Josiah Wedgwood (1730-1795) was born in Staffordshire, long a center of ceramic production in England. Ceramics in England up to the 18th century lacked the stylistic and technical sophistication of other European ceramics, such as in Spain, Italy, and France. Wedgwood was the son of a potter and was apprenticed to his potter brother at the age of fourteen. He became skilled in all aspects of the trade, recognizing the need for more sophisticated wares in England. His career coincided with the period during which numerous porcelain factories developed in reaction to imported wares from China and Japan. Up until this time, high society primarily used silver or pewter tableware.
Relying on the traditional Staffordshire stoneware as a base, Wedgwood’s first success was his “Queen’s Ware,” a cream-colored stoneware fired to the temperature for earthenware. The lead-glazed creamware was so popular that Queen Charlotte of England and Empress Elizabeth of Russia commissioned huge amounts of dinner service. Having royal patronage helped his business, and Wedgwood was the first ceramic artist to produce a catalog illustrating his wares. Between 1773 and 1775 Wedgwood perfected a combination of ingredients to produce his most famous ware: Jasperware. Jasperware was so named because it resembled the semi-precious stone jasper in texture and color. It was hard, unglazed stoneware achieved by adding carbonate and sulfate of barium to a semi-porcelain clay and then using a metal oxide for the desired color. Blue, like that of this paint box, is by far the most famous color.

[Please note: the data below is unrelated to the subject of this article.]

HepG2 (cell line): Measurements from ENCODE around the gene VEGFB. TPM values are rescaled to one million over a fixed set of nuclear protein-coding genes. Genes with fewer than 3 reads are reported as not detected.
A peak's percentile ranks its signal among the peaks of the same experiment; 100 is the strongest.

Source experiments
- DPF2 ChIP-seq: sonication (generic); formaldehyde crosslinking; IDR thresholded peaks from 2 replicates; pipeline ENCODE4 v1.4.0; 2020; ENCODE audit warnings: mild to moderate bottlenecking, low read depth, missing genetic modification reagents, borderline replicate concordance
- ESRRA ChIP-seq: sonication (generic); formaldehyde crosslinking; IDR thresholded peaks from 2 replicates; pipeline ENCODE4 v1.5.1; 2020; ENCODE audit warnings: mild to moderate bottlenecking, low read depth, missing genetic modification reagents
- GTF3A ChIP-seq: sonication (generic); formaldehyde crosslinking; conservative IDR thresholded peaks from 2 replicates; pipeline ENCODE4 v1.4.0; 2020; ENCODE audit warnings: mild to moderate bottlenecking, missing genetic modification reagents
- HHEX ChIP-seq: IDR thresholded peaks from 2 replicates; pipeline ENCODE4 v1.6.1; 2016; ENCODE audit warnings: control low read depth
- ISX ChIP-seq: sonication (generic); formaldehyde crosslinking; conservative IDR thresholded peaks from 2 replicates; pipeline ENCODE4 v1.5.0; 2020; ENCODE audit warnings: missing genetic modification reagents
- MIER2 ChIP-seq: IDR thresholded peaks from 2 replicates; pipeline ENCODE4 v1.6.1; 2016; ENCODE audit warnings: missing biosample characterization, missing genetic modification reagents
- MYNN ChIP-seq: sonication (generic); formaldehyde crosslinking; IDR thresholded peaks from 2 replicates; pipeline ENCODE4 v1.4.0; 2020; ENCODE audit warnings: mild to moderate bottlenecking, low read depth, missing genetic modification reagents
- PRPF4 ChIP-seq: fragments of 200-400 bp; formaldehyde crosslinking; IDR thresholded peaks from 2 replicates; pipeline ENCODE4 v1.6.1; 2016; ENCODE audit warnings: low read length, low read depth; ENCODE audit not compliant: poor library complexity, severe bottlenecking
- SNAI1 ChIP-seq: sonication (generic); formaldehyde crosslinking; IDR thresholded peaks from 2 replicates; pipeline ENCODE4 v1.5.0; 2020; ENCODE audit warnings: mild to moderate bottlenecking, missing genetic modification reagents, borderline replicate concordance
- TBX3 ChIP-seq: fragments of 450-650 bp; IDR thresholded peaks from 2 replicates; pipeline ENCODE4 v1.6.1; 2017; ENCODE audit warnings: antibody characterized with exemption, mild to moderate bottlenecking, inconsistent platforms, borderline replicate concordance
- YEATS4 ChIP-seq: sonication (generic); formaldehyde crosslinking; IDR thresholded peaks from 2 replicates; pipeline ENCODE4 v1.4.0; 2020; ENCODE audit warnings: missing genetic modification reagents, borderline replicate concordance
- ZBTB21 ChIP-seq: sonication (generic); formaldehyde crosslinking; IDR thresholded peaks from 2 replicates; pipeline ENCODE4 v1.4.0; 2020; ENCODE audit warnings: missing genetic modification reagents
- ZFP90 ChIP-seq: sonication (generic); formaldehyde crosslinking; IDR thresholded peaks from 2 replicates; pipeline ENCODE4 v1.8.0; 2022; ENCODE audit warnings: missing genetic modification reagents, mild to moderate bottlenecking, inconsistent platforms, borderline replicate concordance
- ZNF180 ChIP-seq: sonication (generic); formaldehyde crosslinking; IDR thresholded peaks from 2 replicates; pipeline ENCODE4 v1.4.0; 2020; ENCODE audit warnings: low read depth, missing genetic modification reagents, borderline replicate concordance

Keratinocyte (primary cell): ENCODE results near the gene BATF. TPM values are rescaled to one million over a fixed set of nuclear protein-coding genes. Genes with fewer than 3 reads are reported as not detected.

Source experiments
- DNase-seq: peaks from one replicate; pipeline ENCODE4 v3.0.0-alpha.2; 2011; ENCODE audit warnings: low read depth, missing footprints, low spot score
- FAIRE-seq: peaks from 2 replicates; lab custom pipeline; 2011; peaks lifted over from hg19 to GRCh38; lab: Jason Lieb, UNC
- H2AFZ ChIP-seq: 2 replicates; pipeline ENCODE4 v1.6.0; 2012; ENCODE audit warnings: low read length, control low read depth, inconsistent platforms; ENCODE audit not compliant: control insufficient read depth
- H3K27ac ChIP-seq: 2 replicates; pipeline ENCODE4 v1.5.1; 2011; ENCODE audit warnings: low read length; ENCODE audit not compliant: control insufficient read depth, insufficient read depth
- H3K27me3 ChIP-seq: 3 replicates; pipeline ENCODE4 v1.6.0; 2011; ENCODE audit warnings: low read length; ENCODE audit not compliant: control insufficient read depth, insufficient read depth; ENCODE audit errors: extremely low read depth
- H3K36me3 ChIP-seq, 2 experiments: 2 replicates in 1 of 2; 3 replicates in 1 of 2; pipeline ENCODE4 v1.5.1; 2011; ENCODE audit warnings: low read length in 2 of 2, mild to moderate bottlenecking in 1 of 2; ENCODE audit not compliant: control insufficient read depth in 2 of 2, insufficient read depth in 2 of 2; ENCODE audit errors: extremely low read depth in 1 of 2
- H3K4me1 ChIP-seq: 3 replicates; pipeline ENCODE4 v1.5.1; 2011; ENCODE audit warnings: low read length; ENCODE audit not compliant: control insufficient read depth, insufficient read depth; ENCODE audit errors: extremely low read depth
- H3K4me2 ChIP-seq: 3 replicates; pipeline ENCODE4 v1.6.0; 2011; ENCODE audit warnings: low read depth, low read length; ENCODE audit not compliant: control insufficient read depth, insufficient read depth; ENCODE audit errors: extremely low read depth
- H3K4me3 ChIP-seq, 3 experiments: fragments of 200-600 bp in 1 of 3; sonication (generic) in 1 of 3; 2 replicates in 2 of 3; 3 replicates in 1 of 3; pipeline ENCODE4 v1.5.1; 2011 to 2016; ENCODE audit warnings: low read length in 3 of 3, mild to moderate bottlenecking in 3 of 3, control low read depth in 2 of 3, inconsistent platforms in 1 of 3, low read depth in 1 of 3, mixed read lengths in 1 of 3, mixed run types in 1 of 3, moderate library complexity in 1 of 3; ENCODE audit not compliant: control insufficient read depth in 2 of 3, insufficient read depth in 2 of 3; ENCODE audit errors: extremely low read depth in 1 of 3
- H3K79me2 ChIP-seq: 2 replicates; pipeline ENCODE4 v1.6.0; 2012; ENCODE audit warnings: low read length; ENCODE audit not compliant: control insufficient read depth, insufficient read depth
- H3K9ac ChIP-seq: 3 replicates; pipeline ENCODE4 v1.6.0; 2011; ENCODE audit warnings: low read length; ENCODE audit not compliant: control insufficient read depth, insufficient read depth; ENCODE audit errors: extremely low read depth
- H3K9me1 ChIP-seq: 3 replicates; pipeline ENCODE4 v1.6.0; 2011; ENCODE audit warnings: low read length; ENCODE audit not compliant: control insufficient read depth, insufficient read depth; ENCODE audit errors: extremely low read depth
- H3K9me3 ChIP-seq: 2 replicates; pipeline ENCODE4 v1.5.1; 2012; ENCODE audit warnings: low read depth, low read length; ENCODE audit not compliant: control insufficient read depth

Most Jasperware objects were for display: vases, medallions, plaques, pitchers, and urns. Tea sets, paint boxes, and plates in Jasperware were most likely also for display. Jasperware appeared at a time when the Neoclassical style was all the rage in Europe. This beautiful little paint box has numerous classical motifs such as rosettes, putti, and garland. As a painter, I would be really hesitant to actually use this beautiful piece to paint. I have a beautiful Jasperware plate, a present from my brother, which, of course, is on display.
The Wedgwood website displays stunning examples of Jasperware.